Chewa Dining and Hosting
Malawi is widely regarded as the “Warm Heart of Africa,” where locals convey friendliness. This friendliness is a sign of hospitality by the Chewa towards guests in their communities. It is common among the Chewa for strangers to wave and greet visitors as if they know them, and it is easy to make them smile with a “moni” (greeting). When passing a group of people or, older people saying ‘Wawa” (hello) is essential as it signifies respect.
The Chewa people generally give and receive items with both hands. Eye contact is essential, but direct stares are limited, especially toward elders or persons of authority. Visiting is a typical activity because of strong family and community ties. Unannounced visits can happen at any time, but they’re most common on Sundays. Rather than knocking at a door, Malawians call out Odi, odi! (Knock, knock!) until someone welcomes them in with ‘eya’ or Odini! (Come in!). A household that receives a lot of visitors is highly regarded.
The Chichewa proverb “Alendo ndi mame” (Visitors are like dew) suggests that a visitor’s presence is temporary and valuable. Guests are immediately served tea or water as well as refreshments by hosts. In the Chewa culture, asking if a visitor wants something is considered impolite. Visitors are customarily expected to bring a small present of money, tea, or sugar, especially if they have been invited to welcome a new baby or visit after a funeral.
The Chewa usually begin their day with corn porridge, cornbread, sweet potatoes, or a piece of bread and tea. Following the April harvest, there is usually a greater abundance of food. Women usually cook over an open fire with three stones supporting a pot in small mud-brick kitchens or over an open fire. Until the food is ready for consumption, it is kept covered. Among the Chewa families, women and children eat apart from men, who are served first. It is disrespectful to smell food or make a comment about a meal’s aroma. When a person is done eating, a small amount of food left on the plate shows the cook that the person has had enough to eat.
The Chewa typically do not feel they have eaten unless they have had nsima (starchy porridge made of cornflour and water). The adage ‘Mwamuna Mpamimba” (Eating makes men stronger) is always said when the Chewa wants to convince the woman to prepare food. Nsima is balled in the right hand, dipped in “ndiwo” (relish served with nsima), and eaten. “Ndiwo” can be cooked with fish, pork, beans, greens, or other ingredients, depending on what is available. Rice is a less filling and more expensive alternative to nsima. Papaya, mangoes, bananas, tangerines, tomatoes, sweet potatoes, and avocados are among the fruits and vegetables grown locally. The Chewa of all ages like sugarcane for a snack.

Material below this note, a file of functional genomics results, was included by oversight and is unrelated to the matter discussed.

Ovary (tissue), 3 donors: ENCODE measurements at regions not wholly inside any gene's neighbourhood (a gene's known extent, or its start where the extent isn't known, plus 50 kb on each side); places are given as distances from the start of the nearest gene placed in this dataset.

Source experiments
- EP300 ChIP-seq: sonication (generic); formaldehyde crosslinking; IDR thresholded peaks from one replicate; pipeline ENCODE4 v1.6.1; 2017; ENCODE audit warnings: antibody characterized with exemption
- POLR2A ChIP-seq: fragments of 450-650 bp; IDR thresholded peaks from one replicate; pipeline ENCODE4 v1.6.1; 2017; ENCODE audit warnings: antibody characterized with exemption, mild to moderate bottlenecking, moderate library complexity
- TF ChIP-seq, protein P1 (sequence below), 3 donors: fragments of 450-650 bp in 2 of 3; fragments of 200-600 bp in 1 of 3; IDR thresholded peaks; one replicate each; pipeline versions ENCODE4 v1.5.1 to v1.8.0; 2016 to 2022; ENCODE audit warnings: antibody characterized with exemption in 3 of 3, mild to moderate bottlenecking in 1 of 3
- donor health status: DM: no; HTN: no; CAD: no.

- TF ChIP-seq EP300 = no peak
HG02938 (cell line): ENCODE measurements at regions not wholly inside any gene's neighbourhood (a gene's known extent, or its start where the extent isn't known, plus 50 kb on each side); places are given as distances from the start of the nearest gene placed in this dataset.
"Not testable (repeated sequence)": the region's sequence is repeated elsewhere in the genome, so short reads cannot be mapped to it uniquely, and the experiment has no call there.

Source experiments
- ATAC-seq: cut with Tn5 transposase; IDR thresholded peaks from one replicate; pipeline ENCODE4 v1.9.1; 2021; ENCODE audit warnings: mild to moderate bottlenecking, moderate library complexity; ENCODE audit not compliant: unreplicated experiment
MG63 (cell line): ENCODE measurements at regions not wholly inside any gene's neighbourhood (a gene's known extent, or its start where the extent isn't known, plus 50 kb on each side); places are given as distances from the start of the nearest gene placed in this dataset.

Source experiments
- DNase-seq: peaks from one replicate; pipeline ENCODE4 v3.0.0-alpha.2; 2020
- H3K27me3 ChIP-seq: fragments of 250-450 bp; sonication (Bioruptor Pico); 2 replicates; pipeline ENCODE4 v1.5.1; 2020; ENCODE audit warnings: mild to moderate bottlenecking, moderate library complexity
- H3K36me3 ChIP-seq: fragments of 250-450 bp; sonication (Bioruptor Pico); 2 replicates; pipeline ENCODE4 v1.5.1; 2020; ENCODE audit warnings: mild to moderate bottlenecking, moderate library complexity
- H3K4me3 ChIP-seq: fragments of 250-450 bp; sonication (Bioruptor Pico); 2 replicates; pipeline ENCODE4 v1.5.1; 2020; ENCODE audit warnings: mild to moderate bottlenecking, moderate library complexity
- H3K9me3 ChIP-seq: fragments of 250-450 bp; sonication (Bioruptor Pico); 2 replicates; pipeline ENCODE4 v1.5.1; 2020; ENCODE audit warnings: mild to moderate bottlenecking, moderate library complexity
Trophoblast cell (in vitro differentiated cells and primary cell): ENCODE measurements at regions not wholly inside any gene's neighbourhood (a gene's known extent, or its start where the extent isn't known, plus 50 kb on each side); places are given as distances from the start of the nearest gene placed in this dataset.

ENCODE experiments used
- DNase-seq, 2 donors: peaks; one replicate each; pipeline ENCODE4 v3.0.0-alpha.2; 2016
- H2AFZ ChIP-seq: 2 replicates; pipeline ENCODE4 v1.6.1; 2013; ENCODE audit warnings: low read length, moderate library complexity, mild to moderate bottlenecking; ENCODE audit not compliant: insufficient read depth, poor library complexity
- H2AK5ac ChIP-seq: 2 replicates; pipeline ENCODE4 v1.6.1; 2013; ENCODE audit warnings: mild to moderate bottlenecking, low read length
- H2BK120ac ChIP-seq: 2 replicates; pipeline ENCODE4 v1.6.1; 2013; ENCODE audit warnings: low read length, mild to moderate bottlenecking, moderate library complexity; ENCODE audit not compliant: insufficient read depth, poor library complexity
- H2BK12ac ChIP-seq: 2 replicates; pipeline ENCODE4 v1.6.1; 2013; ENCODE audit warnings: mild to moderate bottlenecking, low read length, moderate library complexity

Among the Chewa, there is a famous proverb, “Mlendo amabwera nkalumo kakuthwa,” meaning a visitor comes with good things. The household which regularly receives visitors is praised and regarded as lucky in the community. When visitors arrive, they prepare delicious food; typically a local chicken served with Nsimaand some vegetables. Visitors are treated with all dignity. For example, when the food is served, the visitors usually wash their hands first, then the hosting members follow. Most Chewa people believe in God, so they pray before eating the food.
It is also a norm among the Chewa that women carry maize flour in a basket when visiting relatives. The flour is meant to cushion the hosting family in situations where they do not have food to prepare for the visitors. Despite being allowed to interact with the visitors, during mealtime, children are fed separately. When you visit among the Chewa, the neighbors and other community members also pass by to greet you. Hence a visitor is welcomed by the whole community. The neighbors also prepare food for the visitor. Among the Chewa, preparing food for the visitors is viewed as a significant way of showing that the visitor has been welcomed wholeheartedly. Failure by the hosting family to provide food to the visitor reflects that they have not been welcomed, and the hosts do not care about the visitor.
- Maize flour
- Cold water
- One big pot
- Wooden spoon
- Whisk (optional)
- In a big pot, measure out 2.5 cups of cold water for every cup of maize flour.
- One method: Bring
- water to boil. When the water has boiled, gradually whisk in about half of the maize flour
- using a firm wooden spoon.
- Stir the mixture. It will soon begin to boil.
- Please note some people prefer to make a paste with maize flour and cold water to a dropping consistency, then add that to boiling water instead of the method above.
- Allow for a 10-minute simmer (reduce the heat to medium after 3 minutes), then cook, stirring from time to time. It resembles porridge at this stage.
- Continue to stir over the heat (medium to low), add the remaining maize flour a bit at a time. The nsima should thicken and smoothen out.
- After adding the remaining flour, keep stirring it over low heat for five minutes, and it’s done!
- Allow the nsima to cool for a few minutes; as it cools, it will solidify. Then serve with your favorite “ndiwo” (side dish).